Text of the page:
Hopeful and former Windows phone users have long enjoyed the Live-tiled Windows phone UI and Microsoft's ecosystem.
Sadly, Windows phones have been a persistent consumer failure. Still, Microsoft's Surface brand defined a category and inspired an industry of OEM support for 2-in-1 PCs and has inspired fans to grasp onto "Surface" as Microsoft's solution to its smartphone woes. Hence, hopeful fans have dubbed Microsoft's elusive mobile device the "Surface Phone." But since the device isn't a phone, that name won't work.
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What's in a name?
Careful analysis over the years took into account Microsoft's long-held goal to bring the full power of Windows to a mobile form factor. Its various investments, Windows 10, OneCore and public statements from leadership helped shape a narrative that Microsoft was not pursing smartphones.
With this understanding as a foundation, we persisted that Microsoft is pursuing a Windows-on-mobile vision. Thus, we asserted the term Surface "Phone," for this non-phone device, is inaccurate. Microsoft has shifted from smartphones to pocketable PCs with the power of Windows 10, telephony and an inking focus.
Additionally, recent patents reveal this device will be foldable hearkening back to the canceled Microsoft Courier and a device foreshadowed in a 2009 Microsoft future vision video. As such, writers and fans have forsaken the inaccurate Surface Phone moniker and embraced the awkward "Microsoft's folding device" description when talking about this device. Given what we believe we know so far, what should Microsoft name this long-awaited device?
The name should define
In biblical times, names reflected a person's character or destiny. In like manner, names of products are important to quickly define what something is and what it's for. In the dynamic and fast-paced tech industry, a product's name is critical. It must swiftly convey to the target audience, whose attention is being consistently courted, the purpose and position of the device.
The name of Microsoft's new mobile device must convey its position in relation to smartphones. Microsoft may be launching a pocketable PC into a context where users see any telephony-capable pocketable device as a smartphone. Whatever Microsoft calls this device the name must convey that it is a Windows 10 PC to reshape what people expect from a pocketable telephony-enabled device.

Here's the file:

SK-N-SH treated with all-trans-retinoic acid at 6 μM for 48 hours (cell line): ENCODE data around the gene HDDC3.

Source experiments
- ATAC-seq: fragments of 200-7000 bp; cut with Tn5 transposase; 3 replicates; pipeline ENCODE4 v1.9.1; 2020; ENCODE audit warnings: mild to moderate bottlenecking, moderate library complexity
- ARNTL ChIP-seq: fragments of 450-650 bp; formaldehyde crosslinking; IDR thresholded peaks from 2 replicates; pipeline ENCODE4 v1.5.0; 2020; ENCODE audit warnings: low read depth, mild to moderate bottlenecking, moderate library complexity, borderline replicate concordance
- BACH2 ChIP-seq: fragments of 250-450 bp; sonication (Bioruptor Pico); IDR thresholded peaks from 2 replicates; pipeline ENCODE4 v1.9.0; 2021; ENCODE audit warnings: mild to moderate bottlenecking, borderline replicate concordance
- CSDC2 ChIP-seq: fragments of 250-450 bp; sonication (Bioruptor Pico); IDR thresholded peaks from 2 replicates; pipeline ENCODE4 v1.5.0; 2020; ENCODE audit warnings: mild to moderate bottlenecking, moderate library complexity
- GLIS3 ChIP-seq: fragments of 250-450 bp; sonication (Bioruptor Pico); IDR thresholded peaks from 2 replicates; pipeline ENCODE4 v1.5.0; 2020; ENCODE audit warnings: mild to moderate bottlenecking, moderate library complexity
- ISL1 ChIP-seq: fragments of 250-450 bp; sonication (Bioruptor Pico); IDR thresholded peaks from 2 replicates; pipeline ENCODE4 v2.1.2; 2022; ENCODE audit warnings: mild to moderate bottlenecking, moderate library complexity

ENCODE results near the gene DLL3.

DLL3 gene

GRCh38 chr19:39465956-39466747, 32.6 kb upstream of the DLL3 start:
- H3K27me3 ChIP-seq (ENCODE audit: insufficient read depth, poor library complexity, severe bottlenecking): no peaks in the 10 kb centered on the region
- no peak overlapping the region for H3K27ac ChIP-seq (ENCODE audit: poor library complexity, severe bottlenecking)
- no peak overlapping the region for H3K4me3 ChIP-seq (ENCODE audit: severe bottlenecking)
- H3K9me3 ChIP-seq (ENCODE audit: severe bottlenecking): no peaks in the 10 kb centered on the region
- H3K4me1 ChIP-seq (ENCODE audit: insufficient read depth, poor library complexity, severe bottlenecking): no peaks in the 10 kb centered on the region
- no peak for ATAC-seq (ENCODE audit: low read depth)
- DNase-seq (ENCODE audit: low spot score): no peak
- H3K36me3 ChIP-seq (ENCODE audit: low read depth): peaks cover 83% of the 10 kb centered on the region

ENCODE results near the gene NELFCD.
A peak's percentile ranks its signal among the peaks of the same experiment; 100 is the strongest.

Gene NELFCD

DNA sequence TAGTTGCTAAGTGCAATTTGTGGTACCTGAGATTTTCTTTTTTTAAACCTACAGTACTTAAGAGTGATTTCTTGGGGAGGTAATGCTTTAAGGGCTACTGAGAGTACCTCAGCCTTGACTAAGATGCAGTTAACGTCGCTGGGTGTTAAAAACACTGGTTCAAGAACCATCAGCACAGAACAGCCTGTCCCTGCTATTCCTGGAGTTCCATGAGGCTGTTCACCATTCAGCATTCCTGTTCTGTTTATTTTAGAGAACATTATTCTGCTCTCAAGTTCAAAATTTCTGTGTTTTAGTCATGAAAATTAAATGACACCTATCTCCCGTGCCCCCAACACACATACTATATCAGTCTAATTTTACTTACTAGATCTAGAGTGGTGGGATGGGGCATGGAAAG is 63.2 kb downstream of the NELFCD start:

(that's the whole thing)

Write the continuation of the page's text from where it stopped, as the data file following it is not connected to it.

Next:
The name should be marketable
Since Microsoft must market the "what and why" of this device, the name must be simple, memorable, original and appealing. If it's too long, complicated, immemorable or inaccurately describes the device marketing attempts will fail.
Sadly, Microsoft has a spotty record with naming products. The "Microsoft Wireless Display Adapter" comes to mind. Chromecast is much catchier name for a similar product. A product's name must be comfortable to say and connect with people emotionally and intellectually.
Microsoft must recognize that though the device's audience will initially be the enterprise, people with iPhone Xs, Galaxy Notes and Surface Books are making a company's technology decisions. The devices they possess have names that work emotionally and psychologically.
The name should appeal to OEMs
The device's name must clearly convey to Microsoft's OEM partners the category that Microsoft's creating. This is critical since Microsoft's role is to set the standard for a category and then rely on OEMs to democratize devices at different price points. If OEM partners are confused about the product's position they won't be inspired to create similar devices.
Microsoft's Surface, "the tablet that can replace your laptop," provided clear messaging that OEM partners embraced.
How can Microsoft ensure OEMs understand that its foldable pocket PC is a full Windows PC, that can replace a tablet, become a PC, has telephony but is not a phone?
The name should have staying power
Enterprise customers are this device's initial target. Of course, they're also consumers with iPhones and Android phones. To reduce resistance, whatever Microsoft names this device, it must be clear to users that this device is a PC (with a unique form factor) and not a phone.
After a couple of generations of this device, Microsoft's long-term goal may be to bring this PC category to consumers. With 5G and Progressive Web Apps (PWA) on the horizon, the app gap could potentially be solved as developers build PWAs for all platforms.
What should Microsoft name this pocketable, inking-focused PC? Some people have suggested "Surface Journal," "Surface Scribe," "Surface Note" and "Surface Fold." Share your thoughts in comments and on Twitter.
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Jason L Ward is a columnist at Windows Central. He provides unique big picture analysis of the complex world of Microsoft. Jason takes the small clues and gives you an insightful big picture perspective through storytelling that you won't find *anywhere* else. Seriously, this dude thinks outside the box. Follow him on Twitter at @JLTechWord. He's doing the "write" thing!